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Nebraska Residents Weary Of Keystone XL Pipeline Debate

As Congress and the president go toe to toe on the Keystone XL pipeline, that battle is resonating across oil country and especially in Nebraska, the state at the center of the controversial project.
NPR

Why Some Chefs Just Can't Quit Serving Bluefin Tuna

Japanese sushi chefs often can't resist bluefin tuna on offer. Some American chefs can't either, even though conservation groups and marine biologists have been badgering them about bluefin for years.

NPR

Obama Will Veto Keystone XL Legislation, White House Says

The House, which has a Republican majority, is expected to vote on the controversial pipeline this week. The GOP-dominated Senate is considering a similar measure, which has bipartisan support.
NPR

For Many Navajo, A Visit From The 'Water Lady' Is A Refreshing Sight

For decades, residents of the Navajo Nation's Smith Lake community have had to make their water stretch; a mission trucks it in monthly from 50 miles away. But they'll soon get their own well.
NPR

How Anglers Are Learning To Save Fish That Get 'The Bends'

Millions of deep-water fish die every year because of barotrauma, a condition divers know as "the bends." But scientists say descending devices can help fish survive a trip to the surface.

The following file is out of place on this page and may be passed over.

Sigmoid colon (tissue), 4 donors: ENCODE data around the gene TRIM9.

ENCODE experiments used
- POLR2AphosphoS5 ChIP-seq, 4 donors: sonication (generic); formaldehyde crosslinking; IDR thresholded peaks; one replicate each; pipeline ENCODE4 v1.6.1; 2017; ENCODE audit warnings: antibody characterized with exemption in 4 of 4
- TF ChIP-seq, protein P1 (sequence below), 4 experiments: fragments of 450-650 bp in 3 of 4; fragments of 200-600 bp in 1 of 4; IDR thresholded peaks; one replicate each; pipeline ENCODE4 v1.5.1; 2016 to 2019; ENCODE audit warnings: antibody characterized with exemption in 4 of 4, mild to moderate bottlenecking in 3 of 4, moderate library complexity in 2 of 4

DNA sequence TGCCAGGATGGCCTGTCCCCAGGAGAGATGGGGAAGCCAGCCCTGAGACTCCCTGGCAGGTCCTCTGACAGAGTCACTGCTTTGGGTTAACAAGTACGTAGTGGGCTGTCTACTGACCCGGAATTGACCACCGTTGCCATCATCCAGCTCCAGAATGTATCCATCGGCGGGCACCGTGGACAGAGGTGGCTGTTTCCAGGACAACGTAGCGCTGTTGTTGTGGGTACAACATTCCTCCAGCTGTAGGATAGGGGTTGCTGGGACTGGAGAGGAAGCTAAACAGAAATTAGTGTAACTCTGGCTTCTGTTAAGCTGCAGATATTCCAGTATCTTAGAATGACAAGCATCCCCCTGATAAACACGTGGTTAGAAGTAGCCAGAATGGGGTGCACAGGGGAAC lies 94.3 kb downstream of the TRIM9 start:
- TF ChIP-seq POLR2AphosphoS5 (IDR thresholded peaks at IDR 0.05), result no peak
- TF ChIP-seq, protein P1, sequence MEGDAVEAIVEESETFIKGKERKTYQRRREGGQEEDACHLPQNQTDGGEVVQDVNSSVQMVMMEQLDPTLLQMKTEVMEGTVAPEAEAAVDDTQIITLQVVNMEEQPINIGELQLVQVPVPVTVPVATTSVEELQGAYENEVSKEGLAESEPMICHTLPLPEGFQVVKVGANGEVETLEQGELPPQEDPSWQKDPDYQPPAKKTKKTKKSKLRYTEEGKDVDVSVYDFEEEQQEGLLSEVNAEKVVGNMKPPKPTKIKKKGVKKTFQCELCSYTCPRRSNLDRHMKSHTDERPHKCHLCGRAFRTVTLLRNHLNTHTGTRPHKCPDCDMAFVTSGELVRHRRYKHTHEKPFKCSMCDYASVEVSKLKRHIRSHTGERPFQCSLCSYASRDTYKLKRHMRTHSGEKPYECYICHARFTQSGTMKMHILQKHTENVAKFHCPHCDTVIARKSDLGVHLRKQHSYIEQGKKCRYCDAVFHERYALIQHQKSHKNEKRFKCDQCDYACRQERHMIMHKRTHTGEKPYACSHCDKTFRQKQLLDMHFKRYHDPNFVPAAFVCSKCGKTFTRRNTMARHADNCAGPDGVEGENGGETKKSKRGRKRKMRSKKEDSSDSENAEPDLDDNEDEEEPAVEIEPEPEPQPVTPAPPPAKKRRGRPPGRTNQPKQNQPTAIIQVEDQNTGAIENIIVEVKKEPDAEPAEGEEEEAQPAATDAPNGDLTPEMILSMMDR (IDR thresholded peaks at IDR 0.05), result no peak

NPR

Entrepreneurs Find Ways To Make Money From Carbon Emissions

President Obama in September set a formidable goal for American industry and agriculture — reduce greenhouse gases by a quarter in 10 years. But several states are ahead of the game.
NPR

A Shadow Economy Lurks In An Electronics Graveyard

Two decades ago, the region of Agbogbloshie in Ghana was a lush mangrove swamp. Now, reporter and photographer Yepoka Yeebo explains, it's a vast dump full of electronic waste and young scavengers.
NPR

A Young Generation Sees Greener Pastures In Agriculture

The average age of a farmer in the U.S. is over 58 and climbing. But in places like Maine, a growing number of under-35 farmers see an opportunity for better lives growing food for their communities.
NPR

Utilities Fight For Revenue Lost To Solar Power

Solar energy had a banner year in 2014, but as more U.S. households make their own electricity, they're paying electric utilities less. Utility companies across the nation are fighting back.
NPR

Where Could Ebola Strike Next? Scientists Hunt Virus In Asia

A handful of ecologists knew for years that West Africa was at risk for an Ebola outbreak. Now they're figuring out where else in the world the virus could be hiding. Many signs point to Asia.

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